Arizona chose to elect a second Democratic U.S. senator, voting in Mark Kelly over Republican Martha McSally for the seat once held by the late Sen. John McCain.
The race for the U.S. Senate is Arizona was one of the most closely watched in the nation this year, as Democrats hoped to flip the chamber. Republican Martha McSally and Democrat Mark Kelly were vying to fill the remaining two years of the late Sen. John McCain’s term.
Kelly held a consistent polling lead over McSally leading up to the election. After initial results gave him the lead in the race, he spoke to supporters in Tucson Tuesday night.
"Some of you watching tonight did not vote for me. That's OK. I'm going to be your senator, too, because our state doesn't need a Democrat or a Republican senator, we need an Arizona senator. A senator like John McCain," Kelly said.
McSally was appointed by Gov. Doug Ducey to fill nearly two years of McCain’s term until an election could be held. Her appointment came in December of 2018, after she lost the U.S. Senate race to Kyrsten Sinema.
The race marked Kelly’s first foray into the political arena as a candidate. For nearly 10 years, he has run the organization now known as Giffords, which lobbies for gun background checks. It also has a political arm that supports pro-background-check candidates across the country. The group is named after Kelly’s wife, Gabby Giffords, who survived an assassination attempt in 2011 when she represented Southern Arizona in the U.S. House.
McSally represented the same district as Giffords for four years.
Before McSally was a member of Congress, she was an Air Force pilot. She was the first woman to fly in combat. She flew missions in the A-10 during Operation Southern Watch in Kuwait. McSally is also the first woman to command an Air Force combat unit. She was the commander of the 354th Fighter Squadron at Tucson’s Davis-Monthan Air Force Base.
Kelly also has a military background. He is a retired astronaut who flew four space shuttle missions, spending a total of nearly 60 days in space. Kelly is also a retired naval aviator who flew combat missions in Operation Desert Storm.
Both candidates began their runs for Senate before the COVID-19 pandemic became a part of daily life. It changed the campaign as both candidates were forced to curtail many “normal” campaign activities.
Since much of the campaign took place during the pandemic, health care and the economy grew into major themes for Kelly.
“We had 500,000 thousand Arizonans lose their jobs through no fault of their own and so many of them now are trying to get by on $240 of state unemployment insurance payments each week. That’s not enough. I’ve spoken to Arizonans across the state who have to make these crazy decisions about whether or not to pay their rent or buy groceries for the week, and these are impossible choices and it’s up to the federal government to step up and come to an agreement,” Kelly said.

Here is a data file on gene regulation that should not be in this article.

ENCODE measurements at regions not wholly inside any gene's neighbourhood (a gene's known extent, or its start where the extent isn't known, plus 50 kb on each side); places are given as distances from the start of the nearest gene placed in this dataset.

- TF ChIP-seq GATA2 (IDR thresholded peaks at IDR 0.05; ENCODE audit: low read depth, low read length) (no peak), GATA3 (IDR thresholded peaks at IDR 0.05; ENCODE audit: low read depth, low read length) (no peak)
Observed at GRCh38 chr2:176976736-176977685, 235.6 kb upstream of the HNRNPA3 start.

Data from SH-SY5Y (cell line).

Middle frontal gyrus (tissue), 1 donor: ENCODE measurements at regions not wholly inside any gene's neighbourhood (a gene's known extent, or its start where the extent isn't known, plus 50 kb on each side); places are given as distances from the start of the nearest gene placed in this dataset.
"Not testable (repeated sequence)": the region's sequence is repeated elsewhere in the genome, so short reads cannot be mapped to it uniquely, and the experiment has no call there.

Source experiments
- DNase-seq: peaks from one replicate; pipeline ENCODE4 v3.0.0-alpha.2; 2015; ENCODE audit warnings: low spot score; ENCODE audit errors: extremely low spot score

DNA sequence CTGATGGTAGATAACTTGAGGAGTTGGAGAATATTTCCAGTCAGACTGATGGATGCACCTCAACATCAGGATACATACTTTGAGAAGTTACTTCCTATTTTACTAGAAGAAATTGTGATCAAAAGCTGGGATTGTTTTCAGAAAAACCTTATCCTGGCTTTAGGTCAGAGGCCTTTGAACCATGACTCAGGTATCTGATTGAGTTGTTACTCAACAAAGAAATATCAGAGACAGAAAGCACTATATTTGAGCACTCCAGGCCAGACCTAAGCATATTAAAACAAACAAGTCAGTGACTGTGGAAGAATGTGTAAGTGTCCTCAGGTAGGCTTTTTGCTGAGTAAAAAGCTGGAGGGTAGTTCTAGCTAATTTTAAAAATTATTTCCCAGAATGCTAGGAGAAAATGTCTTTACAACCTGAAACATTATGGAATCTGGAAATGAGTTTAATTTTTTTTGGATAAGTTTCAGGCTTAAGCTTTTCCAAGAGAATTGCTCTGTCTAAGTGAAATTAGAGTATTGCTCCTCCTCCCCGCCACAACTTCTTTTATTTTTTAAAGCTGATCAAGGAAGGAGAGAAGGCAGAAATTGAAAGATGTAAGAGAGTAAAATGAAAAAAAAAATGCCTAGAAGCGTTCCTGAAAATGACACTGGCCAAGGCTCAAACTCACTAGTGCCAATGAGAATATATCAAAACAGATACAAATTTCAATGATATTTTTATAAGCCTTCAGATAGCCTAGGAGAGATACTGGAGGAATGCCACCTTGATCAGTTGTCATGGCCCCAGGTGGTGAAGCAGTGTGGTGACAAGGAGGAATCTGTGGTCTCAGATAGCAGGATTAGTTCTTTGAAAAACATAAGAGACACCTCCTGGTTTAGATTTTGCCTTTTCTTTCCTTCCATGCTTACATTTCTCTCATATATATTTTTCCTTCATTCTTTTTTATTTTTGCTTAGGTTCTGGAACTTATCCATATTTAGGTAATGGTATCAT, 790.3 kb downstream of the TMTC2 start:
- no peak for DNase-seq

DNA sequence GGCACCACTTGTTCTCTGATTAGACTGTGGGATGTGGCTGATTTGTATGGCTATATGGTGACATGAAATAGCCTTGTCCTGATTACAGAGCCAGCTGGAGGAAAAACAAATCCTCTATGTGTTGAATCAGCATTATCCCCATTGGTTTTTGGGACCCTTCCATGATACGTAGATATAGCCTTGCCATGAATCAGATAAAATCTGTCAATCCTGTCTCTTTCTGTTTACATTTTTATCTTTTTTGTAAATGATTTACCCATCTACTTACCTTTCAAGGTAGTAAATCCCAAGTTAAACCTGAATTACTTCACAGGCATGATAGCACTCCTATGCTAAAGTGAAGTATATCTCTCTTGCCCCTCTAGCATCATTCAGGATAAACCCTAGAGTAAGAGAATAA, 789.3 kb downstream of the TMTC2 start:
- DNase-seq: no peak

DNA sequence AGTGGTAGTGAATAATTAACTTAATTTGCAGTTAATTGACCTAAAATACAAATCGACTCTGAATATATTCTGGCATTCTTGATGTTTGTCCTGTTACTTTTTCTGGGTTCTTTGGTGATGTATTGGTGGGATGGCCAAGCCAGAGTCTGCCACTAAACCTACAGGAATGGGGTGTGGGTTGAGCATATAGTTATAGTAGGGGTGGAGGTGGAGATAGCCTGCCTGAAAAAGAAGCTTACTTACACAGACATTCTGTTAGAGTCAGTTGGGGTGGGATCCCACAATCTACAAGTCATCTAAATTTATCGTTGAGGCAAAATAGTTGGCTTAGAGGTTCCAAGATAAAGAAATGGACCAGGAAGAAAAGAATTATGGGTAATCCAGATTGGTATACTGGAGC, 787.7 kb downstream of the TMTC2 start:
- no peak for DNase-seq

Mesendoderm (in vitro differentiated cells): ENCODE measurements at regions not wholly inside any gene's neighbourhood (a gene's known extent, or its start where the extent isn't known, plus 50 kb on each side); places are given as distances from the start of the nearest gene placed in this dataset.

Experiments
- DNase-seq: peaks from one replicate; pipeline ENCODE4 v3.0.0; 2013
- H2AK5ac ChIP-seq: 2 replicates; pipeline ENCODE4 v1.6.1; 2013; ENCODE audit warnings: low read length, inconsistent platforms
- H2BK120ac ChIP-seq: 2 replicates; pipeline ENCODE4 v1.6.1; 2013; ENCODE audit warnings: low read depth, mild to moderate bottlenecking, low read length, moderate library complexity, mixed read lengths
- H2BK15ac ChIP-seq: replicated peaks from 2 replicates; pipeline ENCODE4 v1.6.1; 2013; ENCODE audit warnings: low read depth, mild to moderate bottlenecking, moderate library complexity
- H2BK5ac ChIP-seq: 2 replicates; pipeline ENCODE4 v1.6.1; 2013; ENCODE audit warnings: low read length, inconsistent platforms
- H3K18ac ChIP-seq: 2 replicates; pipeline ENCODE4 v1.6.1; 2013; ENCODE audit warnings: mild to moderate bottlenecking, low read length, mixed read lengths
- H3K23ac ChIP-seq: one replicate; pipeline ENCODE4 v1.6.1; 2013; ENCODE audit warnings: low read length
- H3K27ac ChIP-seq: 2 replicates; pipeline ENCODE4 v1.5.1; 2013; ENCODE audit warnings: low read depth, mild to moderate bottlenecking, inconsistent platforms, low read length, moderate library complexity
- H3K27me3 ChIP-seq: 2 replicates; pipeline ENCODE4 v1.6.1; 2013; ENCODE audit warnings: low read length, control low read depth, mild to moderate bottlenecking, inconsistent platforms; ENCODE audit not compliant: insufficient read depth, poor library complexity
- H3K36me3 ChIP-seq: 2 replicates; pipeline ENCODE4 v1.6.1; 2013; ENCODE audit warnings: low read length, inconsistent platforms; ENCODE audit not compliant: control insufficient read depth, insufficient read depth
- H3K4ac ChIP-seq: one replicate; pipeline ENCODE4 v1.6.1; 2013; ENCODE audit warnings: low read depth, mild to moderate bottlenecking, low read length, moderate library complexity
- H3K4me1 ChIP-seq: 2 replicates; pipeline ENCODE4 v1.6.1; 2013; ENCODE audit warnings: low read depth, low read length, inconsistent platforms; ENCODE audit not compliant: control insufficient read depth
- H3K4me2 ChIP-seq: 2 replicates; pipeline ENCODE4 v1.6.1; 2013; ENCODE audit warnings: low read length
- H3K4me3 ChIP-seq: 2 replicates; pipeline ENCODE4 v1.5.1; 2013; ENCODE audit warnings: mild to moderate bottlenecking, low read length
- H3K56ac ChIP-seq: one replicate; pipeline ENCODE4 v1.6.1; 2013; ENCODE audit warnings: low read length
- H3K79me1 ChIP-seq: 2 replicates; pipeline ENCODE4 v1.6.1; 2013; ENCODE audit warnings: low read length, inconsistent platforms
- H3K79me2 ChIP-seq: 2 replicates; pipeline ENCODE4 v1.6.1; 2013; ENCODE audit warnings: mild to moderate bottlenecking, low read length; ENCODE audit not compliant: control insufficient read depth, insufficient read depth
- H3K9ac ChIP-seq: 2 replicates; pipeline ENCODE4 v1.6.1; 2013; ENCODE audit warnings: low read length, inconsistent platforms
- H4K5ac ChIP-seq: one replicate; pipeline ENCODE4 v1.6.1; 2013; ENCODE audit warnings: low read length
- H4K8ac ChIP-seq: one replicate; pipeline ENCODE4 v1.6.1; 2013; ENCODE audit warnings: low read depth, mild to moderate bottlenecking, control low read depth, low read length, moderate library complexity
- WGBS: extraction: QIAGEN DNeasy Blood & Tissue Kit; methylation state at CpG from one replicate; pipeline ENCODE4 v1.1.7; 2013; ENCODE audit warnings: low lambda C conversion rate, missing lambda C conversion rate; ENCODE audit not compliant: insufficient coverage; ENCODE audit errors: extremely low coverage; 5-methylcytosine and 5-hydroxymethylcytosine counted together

McSally’s second year in the Senate was dominated by the pandemic. She said she supported legislation to help people through the pandemic.
“I’ve gone to the Senate floor to extend the unemployment benefits. Unfortunately it was blocked by Chuck Schumer. I have voted 'yes' on a bill that would provide another over $200 billion of [Paycheck Protection Program] support to small businesses that are still being hurt. And also, additional unemployment support, an extra $300, to just help us get through this. Unfortunately, a lot of people voted 'no' on that and we just couldn’t get past the threshold but I’m going to keep fighting for Arizonans out there to put food on the table for their families and get through this difficult crisis,” McSally said.
The southern border is always an issued in Southern Arizona politics. McSally supports the hundreds of new miles of border wall being built by the Trump administration.
“I was down in Cochise County … and these fifth-generation ranchers will tell you that this border wall system is really a game changer for them. We know border security is national security and the cartels are well resourced trafficking people and drugs into our communities, and also the impact environmentally that illegal activity has. So, we can be good stewards while also ensuring border security for Arizonans. We see the system is not just wall. It’s lighting, it's roads for Border Patrol to be able to patrol up and down the border,” McSally explained.
Kelly thinks the wall is the wrong way to get control of the border.
“I served at NASA for 15 years. If you were to ask our space agency to work on the issue of border security, which is incredibly important, they wouldn’t give you that 17th-century solution that you mentioned for a 21st-century problem. It would be apply the right technology in the right area after studying the problem,” said Kelly.
The Associated Press contributed to this report.